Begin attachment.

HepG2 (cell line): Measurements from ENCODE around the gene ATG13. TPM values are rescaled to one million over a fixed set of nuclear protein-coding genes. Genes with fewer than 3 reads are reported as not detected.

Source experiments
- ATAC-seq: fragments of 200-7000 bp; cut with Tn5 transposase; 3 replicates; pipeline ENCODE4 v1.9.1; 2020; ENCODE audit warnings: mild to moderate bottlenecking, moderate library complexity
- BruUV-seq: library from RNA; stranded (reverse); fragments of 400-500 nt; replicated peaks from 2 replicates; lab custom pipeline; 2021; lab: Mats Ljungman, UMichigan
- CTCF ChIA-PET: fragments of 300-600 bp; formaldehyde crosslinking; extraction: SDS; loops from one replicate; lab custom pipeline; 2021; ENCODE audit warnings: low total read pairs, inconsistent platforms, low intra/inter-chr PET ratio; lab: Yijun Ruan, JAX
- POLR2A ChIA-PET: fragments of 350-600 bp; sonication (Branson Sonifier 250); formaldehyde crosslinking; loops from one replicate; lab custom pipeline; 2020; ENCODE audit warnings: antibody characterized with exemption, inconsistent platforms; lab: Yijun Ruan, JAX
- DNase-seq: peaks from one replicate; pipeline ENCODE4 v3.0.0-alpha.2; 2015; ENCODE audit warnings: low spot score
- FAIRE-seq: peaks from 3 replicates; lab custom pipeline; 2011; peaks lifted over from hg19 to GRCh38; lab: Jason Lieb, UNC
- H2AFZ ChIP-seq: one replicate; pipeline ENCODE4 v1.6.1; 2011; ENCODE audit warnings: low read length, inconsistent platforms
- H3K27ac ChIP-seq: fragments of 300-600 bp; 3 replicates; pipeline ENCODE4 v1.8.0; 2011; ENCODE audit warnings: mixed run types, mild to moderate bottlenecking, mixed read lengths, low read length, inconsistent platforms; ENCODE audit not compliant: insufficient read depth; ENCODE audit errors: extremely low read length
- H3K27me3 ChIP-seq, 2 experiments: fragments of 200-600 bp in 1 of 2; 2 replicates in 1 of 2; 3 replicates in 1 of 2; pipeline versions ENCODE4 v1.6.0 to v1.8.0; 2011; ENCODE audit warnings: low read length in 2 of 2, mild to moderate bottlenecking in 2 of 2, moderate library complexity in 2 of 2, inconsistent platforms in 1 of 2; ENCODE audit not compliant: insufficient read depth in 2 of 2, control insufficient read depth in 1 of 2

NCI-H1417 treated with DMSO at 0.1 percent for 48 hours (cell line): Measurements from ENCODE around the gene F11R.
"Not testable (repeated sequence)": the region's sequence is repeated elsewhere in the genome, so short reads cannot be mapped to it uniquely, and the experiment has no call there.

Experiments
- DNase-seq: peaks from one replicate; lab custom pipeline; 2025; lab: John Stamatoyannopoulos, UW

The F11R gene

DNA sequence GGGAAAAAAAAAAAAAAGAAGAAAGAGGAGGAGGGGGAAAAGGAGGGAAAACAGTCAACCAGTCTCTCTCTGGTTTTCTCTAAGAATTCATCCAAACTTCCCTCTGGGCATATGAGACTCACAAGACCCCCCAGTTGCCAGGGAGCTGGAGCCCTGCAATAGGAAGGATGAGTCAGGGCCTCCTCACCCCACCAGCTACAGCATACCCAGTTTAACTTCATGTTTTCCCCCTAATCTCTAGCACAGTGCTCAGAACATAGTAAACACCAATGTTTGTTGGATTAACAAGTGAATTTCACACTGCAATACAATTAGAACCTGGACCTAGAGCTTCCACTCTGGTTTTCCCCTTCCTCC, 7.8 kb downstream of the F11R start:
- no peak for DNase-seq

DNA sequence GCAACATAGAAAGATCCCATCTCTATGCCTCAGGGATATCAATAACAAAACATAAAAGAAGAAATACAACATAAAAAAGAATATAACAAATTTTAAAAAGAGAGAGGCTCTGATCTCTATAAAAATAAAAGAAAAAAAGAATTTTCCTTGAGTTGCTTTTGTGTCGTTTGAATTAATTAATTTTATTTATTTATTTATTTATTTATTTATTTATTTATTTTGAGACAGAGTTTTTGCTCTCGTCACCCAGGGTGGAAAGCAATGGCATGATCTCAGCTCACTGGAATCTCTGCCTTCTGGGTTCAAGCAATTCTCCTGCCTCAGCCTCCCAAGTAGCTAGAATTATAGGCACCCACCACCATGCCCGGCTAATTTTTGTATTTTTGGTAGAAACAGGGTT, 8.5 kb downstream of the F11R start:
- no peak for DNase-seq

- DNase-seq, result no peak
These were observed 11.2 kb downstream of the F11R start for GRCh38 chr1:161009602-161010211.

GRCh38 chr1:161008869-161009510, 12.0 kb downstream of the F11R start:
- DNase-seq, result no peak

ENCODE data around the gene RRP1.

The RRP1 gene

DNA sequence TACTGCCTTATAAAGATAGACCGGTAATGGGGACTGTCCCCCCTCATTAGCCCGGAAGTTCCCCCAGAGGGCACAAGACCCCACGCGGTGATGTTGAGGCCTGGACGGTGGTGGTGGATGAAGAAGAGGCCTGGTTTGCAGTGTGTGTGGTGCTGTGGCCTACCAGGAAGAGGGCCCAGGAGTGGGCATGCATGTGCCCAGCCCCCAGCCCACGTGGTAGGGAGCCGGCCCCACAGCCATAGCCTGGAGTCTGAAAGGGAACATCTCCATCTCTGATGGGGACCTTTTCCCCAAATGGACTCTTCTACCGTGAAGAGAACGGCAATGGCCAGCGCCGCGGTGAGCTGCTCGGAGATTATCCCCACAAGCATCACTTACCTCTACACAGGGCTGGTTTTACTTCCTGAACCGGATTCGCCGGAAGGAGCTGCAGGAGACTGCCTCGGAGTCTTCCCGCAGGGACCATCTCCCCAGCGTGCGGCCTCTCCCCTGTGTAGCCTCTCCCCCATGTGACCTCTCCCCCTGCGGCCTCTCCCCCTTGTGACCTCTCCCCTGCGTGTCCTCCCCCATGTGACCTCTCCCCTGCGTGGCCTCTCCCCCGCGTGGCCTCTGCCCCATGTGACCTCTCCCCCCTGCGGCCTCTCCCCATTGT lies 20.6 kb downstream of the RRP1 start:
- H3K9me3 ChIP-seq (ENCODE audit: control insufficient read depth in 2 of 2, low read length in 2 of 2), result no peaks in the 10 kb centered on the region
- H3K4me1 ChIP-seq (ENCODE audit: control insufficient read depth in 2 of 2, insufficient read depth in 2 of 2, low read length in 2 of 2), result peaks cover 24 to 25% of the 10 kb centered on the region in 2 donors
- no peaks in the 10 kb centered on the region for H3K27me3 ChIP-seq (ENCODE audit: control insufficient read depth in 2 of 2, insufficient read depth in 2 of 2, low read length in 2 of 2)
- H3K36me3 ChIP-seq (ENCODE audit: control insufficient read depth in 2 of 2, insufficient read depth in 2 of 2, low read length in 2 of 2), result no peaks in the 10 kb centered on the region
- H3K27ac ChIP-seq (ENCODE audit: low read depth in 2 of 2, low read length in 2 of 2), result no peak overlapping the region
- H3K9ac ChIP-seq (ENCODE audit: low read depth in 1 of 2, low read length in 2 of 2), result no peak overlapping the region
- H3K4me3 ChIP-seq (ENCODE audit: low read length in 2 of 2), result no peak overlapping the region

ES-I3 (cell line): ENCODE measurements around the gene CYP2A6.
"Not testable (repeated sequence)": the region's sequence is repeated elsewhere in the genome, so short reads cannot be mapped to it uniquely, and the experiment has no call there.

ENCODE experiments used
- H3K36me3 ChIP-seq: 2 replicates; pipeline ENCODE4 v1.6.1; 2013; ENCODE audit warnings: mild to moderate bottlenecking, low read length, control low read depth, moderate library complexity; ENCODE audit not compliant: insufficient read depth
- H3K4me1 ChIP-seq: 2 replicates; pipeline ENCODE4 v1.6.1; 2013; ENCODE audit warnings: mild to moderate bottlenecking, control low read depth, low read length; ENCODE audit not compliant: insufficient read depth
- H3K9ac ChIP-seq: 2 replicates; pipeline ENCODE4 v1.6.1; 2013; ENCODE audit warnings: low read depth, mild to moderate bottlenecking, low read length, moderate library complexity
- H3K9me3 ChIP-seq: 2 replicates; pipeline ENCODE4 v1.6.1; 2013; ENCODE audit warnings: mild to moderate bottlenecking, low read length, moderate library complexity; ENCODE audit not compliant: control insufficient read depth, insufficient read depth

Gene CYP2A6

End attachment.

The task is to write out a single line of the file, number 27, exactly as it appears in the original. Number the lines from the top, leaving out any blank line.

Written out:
DNA sequence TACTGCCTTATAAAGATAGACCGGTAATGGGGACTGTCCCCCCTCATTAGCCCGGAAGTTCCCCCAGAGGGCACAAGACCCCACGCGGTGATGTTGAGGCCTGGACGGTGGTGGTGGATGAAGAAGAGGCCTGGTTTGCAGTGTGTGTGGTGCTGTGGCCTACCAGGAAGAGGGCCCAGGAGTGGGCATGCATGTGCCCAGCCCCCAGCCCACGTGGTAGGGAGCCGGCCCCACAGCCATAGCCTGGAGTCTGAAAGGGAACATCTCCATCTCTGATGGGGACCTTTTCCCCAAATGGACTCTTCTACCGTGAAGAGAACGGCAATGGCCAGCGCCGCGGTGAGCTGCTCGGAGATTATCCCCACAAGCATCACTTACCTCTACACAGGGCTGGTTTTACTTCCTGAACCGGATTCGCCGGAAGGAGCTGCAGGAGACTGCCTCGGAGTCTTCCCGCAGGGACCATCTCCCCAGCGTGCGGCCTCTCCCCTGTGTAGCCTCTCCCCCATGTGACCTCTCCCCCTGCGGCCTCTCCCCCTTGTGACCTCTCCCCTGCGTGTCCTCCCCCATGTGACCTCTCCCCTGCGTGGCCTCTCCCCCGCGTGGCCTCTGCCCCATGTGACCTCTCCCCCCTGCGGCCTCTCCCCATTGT lies 20.6 kb downstream of the RRP1 start: